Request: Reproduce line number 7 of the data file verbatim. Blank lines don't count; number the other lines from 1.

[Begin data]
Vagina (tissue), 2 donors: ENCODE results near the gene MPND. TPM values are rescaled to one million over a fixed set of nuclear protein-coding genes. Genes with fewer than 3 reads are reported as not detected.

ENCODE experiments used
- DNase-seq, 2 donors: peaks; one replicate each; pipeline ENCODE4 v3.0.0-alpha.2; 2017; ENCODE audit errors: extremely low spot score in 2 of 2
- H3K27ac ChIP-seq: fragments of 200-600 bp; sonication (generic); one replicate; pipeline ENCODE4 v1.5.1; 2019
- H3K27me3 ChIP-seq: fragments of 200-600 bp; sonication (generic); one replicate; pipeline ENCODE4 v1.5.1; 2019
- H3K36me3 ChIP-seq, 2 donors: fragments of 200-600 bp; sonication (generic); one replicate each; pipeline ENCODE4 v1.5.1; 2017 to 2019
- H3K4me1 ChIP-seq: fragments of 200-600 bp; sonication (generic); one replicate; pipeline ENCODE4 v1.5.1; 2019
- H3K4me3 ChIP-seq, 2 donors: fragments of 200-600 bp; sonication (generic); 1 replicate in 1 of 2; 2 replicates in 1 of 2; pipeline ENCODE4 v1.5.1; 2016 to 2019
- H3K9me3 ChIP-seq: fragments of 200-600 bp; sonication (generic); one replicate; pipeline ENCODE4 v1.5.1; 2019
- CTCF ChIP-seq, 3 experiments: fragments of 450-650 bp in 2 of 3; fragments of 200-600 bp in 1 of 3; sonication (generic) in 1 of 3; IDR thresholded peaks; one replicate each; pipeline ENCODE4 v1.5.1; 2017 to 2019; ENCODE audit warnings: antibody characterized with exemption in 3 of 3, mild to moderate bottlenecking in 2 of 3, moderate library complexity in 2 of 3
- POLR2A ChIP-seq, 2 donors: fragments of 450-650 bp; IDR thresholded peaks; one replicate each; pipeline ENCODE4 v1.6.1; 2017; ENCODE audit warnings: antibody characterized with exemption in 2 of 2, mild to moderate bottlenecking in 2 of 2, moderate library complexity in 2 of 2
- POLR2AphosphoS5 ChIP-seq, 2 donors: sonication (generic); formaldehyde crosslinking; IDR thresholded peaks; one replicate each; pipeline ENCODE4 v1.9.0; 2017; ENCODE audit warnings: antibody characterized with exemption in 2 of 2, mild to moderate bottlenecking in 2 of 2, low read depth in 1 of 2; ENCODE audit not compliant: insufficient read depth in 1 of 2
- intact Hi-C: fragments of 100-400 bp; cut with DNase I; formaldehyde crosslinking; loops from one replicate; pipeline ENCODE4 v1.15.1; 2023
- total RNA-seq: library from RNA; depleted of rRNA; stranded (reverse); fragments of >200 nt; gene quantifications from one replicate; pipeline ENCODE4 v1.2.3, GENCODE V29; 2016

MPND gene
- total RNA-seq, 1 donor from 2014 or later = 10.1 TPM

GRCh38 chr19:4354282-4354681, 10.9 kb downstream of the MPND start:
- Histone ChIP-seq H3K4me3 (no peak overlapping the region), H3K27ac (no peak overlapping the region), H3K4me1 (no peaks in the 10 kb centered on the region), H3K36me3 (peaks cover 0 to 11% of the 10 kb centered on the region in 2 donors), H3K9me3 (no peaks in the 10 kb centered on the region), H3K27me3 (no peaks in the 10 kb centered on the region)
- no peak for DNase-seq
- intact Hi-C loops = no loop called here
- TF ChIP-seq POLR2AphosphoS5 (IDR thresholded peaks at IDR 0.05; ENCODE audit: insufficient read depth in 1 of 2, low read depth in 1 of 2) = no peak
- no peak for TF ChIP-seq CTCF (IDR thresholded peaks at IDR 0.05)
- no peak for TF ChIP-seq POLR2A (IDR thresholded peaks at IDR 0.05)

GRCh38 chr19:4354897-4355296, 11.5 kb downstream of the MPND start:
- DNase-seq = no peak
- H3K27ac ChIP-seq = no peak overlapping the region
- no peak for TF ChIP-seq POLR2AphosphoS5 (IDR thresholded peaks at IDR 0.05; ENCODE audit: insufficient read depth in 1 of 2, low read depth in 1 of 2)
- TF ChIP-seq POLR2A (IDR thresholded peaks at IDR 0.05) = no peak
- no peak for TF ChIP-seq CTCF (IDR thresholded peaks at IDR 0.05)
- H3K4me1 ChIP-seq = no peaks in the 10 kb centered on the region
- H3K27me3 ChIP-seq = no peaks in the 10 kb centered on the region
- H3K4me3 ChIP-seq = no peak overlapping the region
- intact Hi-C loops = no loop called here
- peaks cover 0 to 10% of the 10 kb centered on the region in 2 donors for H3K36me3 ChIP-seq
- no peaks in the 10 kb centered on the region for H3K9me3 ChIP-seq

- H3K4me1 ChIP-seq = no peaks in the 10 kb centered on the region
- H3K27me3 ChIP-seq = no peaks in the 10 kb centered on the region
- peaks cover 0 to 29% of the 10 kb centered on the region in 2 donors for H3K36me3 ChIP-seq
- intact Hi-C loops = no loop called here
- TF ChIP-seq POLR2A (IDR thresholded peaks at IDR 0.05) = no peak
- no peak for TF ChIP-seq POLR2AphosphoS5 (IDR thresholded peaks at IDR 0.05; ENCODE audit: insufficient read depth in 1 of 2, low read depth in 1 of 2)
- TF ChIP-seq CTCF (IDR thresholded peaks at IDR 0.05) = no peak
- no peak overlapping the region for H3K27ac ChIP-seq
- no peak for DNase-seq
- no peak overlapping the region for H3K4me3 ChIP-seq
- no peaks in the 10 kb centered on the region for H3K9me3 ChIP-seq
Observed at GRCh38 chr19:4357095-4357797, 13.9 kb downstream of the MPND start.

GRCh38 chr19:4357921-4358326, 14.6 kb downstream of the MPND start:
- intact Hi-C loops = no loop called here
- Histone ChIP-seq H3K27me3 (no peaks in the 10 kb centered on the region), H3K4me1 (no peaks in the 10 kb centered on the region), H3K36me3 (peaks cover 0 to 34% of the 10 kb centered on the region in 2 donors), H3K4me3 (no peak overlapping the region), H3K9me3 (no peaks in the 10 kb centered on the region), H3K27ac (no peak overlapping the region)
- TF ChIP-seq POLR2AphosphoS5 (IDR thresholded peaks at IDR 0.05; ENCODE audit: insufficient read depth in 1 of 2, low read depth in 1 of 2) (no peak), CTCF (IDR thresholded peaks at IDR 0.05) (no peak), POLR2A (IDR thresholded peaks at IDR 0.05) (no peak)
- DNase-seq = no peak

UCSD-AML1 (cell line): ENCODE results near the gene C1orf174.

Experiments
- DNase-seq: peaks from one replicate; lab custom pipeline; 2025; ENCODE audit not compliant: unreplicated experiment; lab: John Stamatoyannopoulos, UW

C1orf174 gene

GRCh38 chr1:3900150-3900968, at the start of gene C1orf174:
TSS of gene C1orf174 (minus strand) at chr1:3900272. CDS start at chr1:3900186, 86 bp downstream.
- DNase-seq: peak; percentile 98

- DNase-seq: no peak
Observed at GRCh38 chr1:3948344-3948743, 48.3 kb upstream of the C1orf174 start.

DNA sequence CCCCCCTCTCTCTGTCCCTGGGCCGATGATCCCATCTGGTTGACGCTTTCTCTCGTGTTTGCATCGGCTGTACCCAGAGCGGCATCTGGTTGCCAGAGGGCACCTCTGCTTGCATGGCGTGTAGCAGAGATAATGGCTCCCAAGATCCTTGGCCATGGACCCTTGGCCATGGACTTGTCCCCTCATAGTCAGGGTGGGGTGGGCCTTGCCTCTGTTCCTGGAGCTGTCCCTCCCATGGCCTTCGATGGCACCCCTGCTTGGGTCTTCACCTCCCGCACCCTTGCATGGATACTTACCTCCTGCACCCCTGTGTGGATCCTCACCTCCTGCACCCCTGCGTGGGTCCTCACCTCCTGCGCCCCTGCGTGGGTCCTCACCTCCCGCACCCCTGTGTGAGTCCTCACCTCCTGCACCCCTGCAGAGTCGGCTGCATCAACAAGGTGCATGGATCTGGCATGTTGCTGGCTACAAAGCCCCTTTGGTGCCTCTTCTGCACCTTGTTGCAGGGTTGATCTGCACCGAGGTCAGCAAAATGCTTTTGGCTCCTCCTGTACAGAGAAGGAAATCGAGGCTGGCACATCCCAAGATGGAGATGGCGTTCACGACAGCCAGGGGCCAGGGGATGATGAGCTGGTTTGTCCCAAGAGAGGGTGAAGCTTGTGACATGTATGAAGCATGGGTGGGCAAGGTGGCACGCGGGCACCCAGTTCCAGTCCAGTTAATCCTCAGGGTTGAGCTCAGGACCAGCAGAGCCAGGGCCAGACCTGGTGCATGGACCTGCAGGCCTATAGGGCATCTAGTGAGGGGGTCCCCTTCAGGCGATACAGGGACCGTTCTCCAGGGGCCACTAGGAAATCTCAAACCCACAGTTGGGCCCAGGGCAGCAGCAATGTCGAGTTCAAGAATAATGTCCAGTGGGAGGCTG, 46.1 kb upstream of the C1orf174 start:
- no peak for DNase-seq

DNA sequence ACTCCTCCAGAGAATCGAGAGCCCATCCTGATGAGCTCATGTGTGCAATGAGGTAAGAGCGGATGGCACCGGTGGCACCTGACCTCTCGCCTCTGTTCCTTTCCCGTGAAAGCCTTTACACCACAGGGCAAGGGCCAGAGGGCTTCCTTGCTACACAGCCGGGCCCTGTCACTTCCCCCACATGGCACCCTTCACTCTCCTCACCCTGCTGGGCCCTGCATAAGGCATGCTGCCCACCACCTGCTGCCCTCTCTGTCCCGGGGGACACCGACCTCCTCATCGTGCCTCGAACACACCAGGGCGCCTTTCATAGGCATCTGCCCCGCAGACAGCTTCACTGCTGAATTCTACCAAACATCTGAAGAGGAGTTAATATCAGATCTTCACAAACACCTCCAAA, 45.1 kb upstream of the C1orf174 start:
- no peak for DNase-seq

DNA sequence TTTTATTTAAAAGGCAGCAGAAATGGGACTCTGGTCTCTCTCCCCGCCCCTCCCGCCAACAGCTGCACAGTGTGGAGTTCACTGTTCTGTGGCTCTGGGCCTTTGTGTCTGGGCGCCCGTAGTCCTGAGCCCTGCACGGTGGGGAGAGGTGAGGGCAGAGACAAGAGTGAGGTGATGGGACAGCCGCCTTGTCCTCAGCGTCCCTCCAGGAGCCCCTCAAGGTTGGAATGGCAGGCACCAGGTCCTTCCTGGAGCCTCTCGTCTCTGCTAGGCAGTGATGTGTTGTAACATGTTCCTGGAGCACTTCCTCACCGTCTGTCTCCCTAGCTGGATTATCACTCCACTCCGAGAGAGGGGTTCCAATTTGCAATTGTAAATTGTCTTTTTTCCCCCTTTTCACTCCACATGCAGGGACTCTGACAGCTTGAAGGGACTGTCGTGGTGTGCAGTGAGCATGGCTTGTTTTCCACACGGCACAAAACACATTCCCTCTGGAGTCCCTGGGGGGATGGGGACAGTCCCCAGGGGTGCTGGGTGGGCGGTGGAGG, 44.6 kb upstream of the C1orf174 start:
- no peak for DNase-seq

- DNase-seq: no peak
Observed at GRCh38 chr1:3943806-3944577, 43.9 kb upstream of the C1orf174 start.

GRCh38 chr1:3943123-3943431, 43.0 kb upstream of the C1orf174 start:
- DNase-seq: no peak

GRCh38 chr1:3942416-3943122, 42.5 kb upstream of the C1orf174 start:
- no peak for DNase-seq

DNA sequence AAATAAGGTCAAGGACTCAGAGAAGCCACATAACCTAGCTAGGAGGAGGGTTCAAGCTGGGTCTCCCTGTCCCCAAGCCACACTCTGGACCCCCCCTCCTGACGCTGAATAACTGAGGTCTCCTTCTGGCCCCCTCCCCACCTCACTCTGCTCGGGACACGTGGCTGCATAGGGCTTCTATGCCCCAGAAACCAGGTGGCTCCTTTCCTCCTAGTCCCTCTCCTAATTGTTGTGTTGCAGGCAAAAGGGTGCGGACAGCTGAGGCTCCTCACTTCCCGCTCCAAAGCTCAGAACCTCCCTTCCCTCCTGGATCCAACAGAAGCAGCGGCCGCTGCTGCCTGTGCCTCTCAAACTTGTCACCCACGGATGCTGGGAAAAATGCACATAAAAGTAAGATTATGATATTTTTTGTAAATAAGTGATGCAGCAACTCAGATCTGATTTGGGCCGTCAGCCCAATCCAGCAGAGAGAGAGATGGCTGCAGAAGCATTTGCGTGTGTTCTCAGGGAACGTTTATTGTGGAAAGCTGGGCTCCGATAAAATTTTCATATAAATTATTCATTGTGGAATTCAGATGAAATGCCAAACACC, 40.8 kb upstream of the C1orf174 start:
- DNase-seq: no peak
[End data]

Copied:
- H3K4me1 ChIP-seq: fragments of 200-600 bp; sonication (generic); one replicate; pipeline ENCODE4 v1.5.1; 2019